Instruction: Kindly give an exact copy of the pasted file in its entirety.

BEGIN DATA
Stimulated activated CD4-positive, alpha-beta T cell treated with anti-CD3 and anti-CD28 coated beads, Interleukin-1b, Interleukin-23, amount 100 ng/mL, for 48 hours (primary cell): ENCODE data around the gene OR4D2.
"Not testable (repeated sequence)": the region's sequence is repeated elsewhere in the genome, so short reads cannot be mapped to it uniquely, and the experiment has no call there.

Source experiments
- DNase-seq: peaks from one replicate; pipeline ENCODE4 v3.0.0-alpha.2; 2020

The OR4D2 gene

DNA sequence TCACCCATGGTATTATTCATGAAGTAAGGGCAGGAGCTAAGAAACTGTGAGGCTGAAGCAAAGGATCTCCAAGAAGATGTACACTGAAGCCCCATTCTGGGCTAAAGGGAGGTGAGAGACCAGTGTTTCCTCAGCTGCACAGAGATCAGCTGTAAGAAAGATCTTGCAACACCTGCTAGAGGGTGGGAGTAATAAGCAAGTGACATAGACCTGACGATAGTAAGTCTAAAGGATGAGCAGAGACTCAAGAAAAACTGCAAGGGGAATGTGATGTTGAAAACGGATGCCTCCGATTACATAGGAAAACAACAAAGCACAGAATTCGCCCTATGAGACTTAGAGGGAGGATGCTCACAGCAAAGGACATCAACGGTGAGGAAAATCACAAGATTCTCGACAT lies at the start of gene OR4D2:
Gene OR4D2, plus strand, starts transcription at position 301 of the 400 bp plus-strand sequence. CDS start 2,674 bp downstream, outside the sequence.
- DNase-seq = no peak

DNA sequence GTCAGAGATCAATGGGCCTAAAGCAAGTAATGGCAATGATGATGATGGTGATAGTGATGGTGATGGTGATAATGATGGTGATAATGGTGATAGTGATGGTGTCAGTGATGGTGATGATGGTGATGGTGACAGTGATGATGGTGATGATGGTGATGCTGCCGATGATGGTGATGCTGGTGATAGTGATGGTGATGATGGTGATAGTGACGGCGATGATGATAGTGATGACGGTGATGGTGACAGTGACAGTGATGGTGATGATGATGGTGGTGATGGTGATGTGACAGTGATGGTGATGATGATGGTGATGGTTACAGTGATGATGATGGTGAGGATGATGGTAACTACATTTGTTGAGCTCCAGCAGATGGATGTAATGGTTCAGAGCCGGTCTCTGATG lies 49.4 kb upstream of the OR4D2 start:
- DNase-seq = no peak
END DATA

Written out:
Stimulated activated CD4-positive, alpha-beta T cell treated with anti-CD3 and anti-CD28 coated beads, Interleukin-1b, Interleukin-23, amount 100 ng/mL, for 48 hours (primary cell): ENCODE data around the gene OR4D2.
"Not testable (repeated sequence)": the region's sequence is repeated elsewhere in the genome, so short reads cannot be mapped to it uniquely, and the experiment has no call there.

Source experiments
- DNase-seq: peaks from one replicate; pipeline ENCODE4 v3.0.0-alpha.2; 2020

The OR4D2 gene

DNA sequence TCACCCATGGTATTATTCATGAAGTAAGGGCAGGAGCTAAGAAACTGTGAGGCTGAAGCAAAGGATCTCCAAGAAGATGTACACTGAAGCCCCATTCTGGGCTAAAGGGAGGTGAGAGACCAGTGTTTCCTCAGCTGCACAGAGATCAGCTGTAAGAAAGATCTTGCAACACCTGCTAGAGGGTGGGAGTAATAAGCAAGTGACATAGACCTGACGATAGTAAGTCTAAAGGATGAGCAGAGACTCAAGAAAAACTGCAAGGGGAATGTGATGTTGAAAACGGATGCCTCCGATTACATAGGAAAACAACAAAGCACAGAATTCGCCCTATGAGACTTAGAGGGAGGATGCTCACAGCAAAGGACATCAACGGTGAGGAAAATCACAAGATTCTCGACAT lies at the start of gene OR4D2:
Gene OR4D2, plus strand, starts transcription at position 301 of the 400 bp plus-strand sequence. CDS start 2,674 bp downstream, outside the sequence.
- DNase-seq = no peak

DNA sequence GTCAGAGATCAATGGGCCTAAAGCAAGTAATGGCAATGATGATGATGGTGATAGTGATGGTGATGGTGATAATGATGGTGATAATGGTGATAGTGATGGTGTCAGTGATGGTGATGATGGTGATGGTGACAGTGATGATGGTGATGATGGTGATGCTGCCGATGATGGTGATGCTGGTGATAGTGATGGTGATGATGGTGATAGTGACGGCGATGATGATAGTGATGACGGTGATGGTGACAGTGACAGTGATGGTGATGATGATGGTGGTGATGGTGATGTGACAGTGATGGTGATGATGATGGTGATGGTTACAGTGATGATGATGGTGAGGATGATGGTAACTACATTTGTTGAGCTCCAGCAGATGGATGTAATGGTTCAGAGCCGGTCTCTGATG lies 49.4 kb upstream of the OR4D2 start:
- DNase-seq = no peak